Survey of the Sciences
Writing Assignment # 1
Date Assigned: 6/25/13
Due Date: 7/2/13
The age old question, scientifically, of “how old is the earth?” goes back to late 18th- century. At the time most scientists either sided with Creationism or supposed as James Hutton theorized in Theory of the Earth (1795) “We find no vestige of a beginning, no prospect of an end”.
In 1862 physicist William Thomson, who would later be ennobled as Lord Kelvin, determined through the Laws of Thermodynamics that the earth had formed sometime between 20 and 400 million years ago. He, like most physicists of the day, believed that the earth was originally molten. Over time the surface cooled and solidified, but the core remained in a molten state. To determine the earth’s age Lord Kelvin theorized that a calculation of the time it would take the molten earth to cool to its present state is all that would be required. He figured that most all of the heat that had formed the earth had been generated by gravitational contraction. Using the second law of thermodynamics Lord Kelvin knew that the earth’s heat had steadily cooled, its heat radiating out into the cold vacuum of space. Then, using Jean-Baptiste-Joseph Fourier’s theory of heat conduction he predicted the age of the earth to be between 20 to 400 million years old.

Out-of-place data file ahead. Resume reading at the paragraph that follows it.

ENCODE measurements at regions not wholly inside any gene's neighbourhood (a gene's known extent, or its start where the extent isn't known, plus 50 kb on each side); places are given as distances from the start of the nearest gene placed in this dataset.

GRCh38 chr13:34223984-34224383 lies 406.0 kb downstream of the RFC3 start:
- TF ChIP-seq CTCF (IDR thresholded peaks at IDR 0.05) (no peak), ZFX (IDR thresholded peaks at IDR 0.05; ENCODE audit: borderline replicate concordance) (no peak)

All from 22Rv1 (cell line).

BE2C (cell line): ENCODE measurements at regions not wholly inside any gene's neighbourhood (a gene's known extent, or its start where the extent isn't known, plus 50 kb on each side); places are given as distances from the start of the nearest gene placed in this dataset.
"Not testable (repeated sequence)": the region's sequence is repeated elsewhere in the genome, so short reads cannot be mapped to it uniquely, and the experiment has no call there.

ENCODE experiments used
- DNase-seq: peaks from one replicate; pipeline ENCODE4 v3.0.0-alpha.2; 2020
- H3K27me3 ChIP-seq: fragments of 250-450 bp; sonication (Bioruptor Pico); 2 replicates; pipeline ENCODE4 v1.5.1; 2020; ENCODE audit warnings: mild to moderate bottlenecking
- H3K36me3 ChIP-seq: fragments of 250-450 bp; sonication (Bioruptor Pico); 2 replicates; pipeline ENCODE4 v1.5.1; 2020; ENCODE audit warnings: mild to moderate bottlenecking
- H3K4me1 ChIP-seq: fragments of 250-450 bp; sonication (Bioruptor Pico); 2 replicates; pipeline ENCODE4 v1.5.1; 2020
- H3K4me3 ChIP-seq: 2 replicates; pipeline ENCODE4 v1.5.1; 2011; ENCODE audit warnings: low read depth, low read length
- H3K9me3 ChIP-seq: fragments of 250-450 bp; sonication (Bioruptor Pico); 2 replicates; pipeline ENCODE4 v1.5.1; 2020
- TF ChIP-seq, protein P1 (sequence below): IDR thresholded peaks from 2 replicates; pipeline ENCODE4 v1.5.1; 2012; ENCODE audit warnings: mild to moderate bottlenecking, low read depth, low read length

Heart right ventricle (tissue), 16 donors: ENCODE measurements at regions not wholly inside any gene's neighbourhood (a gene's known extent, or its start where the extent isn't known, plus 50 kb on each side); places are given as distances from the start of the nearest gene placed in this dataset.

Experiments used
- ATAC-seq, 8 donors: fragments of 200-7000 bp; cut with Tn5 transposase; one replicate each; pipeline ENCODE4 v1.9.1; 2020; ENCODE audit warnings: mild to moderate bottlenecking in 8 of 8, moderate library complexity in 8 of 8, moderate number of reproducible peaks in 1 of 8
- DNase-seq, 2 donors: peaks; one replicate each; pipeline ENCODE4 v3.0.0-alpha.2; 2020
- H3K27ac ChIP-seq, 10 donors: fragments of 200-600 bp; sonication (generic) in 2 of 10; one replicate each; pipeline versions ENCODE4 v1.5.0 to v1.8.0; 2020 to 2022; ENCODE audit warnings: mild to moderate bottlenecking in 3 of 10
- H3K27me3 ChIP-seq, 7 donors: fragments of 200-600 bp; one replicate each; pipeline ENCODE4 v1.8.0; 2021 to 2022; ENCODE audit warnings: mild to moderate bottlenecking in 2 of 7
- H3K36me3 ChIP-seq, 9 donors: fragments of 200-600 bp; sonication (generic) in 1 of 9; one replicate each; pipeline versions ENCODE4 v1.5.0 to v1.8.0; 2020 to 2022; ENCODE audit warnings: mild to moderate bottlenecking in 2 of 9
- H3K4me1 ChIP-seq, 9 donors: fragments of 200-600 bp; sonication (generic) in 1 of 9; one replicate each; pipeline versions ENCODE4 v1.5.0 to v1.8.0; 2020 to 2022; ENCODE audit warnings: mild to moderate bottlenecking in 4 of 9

Lord Kelvin’s theory startled and distressed geologists whose own research suggested earth’s age to be vastly older. Geologists believed that successive strata of rock and soil in a given area represented the order in which they had formed, and that if two layers from different sites contained the fossil materials that they could be considered to be of the equivalent geological age. Geologists then began to chronicle the strata, using these finds to make crude guesses